The Rescue is from husband-and-wife documentarians Elizabeth Chai Vasarhelyi and Jimmy Chin, whose Oscar-winning Free Solo was also about a devotee of an extreme sport, solo rock climbing without ropes or safety equipment. The Rescue is about a massive, coordinated effort both to keep the boys alive long enough to be rescued and to make their rescue possible, but it’s also about the disposition and the mindset required to make a hobby of spending hours at a time in pitch-black, labyrinthine, water-flooded recesses in the earth.

One can make a case that anyone who pushes the limits of human achievement, as Honnold does, is in a way glorifying the Creator of all (regardless of their intent, though whether it’s to their merit will depend on intent). But Stanton and Volanthen’s passion, though partly driven by similar motives, is also expressly altruistic.

Not unlike Alex Honnold, the emotionally withdrawn subject of Free Solo, retired firefighter Richard Stanton and IT consultant John Volanthen — British diving partners who volunteer with the UK-based Cave Rescue Organisation — are natural loners. By their self-deprecating accounts, they weren’t popular in school and did not excel at team sports. Yet the physical and psychological challenges of their passion, though nerve-racking just to think about for most people, they meet with deep calm and focus. Still, at the site of the Tham Luang cave in the early days of the crisis, it’s not necessarily readily apparent that these middle-aged, physically unremarkable-looking men have something to bring that the rugged, well-equipped SEALs don’t.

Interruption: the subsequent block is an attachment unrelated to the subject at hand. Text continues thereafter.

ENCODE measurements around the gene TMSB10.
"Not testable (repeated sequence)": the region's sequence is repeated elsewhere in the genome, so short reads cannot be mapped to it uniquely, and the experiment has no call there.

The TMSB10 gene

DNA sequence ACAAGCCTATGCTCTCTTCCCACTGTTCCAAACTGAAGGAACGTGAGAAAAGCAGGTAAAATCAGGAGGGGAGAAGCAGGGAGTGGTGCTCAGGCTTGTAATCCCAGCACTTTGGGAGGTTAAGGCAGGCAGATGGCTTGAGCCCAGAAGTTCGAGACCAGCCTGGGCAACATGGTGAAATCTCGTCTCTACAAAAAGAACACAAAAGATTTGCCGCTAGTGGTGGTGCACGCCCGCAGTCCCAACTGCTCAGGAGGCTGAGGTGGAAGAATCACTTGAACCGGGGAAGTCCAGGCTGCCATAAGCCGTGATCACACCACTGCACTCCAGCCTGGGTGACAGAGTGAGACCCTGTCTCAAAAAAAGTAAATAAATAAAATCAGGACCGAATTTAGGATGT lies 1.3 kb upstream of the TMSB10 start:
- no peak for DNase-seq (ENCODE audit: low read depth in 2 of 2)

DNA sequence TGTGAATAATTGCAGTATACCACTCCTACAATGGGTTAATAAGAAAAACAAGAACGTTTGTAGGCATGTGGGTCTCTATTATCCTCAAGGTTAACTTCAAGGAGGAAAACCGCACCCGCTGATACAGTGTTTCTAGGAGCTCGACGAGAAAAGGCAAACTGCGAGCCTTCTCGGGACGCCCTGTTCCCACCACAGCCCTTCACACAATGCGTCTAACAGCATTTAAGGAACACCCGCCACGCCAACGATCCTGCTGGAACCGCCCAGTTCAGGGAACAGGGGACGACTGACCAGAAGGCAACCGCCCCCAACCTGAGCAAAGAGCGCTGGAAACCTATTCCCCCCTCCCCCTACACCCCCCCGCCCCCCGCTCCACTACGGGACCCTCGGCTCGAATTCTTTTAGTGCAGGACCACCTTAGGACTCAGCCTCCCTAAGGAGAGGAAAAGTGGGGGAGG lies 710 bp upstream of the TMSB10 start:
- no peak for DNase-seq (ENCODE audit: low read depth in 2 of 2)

As gripping as Free Solo is, The Rescue has a vastly more compelling story to tell: one with a strong moral center. One can make a case that anyone who pushes the limits of human achievement, as Honnold does, is in a way glorifying the Creator of all (regardless of their intent, though whether it’s to their merit will depend on intent). But Stanton and Volanthen’s passion, though partly driven by similar motives, is also expressly altruistic. (It’s no coincidence, I think, that Stanton was a firefighter and that another critical team member, Richard Harris, is an anesthesiologist.) Nor are their works of mercy confined to saving lives. Stanton and Volanthen have also been called on to retrieve bodies from caves — a service they reasonably feared they would be called to render in Thailand.